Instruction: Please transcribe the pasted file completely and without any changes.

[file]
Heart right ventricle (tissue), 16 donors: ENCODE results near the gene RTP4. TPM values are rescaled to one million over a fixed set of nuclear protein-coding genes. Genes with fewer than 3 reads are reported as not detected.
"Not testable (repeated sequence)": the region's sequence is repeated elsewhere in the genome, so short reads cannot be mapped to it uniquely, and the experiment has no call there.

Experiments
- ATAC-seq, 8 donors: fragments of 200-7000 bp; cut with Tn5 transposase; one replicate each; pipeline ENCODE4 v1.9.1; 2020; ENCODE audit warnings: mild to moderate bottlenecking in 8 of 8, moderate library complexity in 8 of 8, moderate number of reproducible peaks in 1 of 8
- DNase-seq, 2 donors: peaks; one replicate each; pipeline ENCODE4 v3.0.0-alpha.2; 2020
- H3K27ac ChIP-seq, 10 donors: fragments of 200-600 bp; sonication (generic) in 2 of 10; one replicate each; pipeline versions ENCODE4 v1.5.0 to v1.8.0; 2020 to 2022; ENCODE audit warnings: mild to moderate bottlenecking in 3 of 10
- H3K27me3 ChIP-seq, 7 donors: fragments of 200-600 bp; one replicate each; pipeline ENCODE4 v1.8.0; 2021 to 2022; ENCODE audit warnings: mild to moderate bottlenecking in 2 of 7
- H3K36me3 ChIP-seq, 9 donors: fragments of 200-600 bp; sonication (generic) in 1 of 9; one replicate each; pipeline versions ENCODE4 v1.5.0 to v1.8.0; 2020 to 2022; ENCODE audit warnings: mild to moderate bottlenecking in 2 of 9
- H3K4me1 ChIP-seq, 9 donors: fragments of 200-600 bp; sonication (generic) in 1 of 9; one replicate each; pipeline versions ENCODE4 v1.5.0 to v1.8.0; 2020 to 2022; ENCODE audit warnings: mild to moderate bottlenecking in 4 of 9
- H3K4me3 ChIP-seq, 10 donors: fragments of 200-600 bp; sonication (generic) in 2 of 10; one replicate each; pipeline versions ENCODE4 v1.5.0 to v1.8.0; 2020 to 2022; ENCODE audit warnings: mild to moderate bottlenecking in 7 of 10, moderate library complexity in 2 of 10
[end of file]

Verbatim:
Heart right ventricle (tissue), 16 donors: ENCODE results near the gene RTP4. TPM values are rescaled to one million over a fixed set of nuclear protein-coding genes. Genes with fewer than 3 reads are reported as not detected.
"Not testable (repeated sequence)": the region's sequence is repeated elsewhere in the genome, so short reads cannot be mapped to it uniquely, and the experiment has no call there.

Experiments
- ATAC-seq, 8 donors: fragments of 200-7000 bp; cut with Tn5 transposase; one replicate each; pipeline ENCODE4 v1.9.1; 2020; ENCODE audit warnings: mild to moderate bottlenecking in 8 of 8, moderate library complexity in 8 of 8, moderate number of reproducible peaks in 1 of 8
- DNase-seq, 2 donors: peaks; one replicate each; pipeline ENCODE4 v3.0.0-alpha.2; 2020
- H3K27ac ChIP-seq, 10 donors: fragments of 200-600 bp; sonication (generic) in 2 of 10; one replicate each; pipeline versions ENCODE4 v1.5.0 to v1.8.0; 2020 to 2022; ENCODE audit warnings: mild to moderate bottlenecking in 3 of 10
- H3K27me3 ChIP-seq, 7 donors: fragments of 200-600 bp; one replicate each; pipeline ENCODE4 v1.8.0; 2021 to 2022; ENCODE audit warnings: mild to moderate bottlenecking in 2 of 7
- H3K36me3 ChIP-seq, 9 donors: fragments of 200-600 bp; sonication (generic) in 1 of 9; one replicate each; pipeline versions ENCODE4 v1.5.0 to v1.8.0; 2020 to 2022; ENCODE audit warnings: mild to moderate bottlenecking in 2 of 9
- H3K4me1 ChIP-seq, 9 donors: fragments of 200-600 bp; sonication (generic) in 1 of 9; one replicate each; pipeline versions ENCODE4 v1.5.0 to v1.8.0; 2020 to 2022; ENCODE audit warnings: mild to moderate bottlenecking in 4 of 9
- H3K4me3 ChIP-seq, 10 donors: fragments of 200-600 bp; sonication (generic) in 2 of 10; one replicate each; pipeline versions ENCODE4 v1.5.0 to v1.8.0; 2020 to 2022; ENCODE audit warnings: mild to moderate bottlenecking in 7 of 10, moderate library complexity in 2 of 10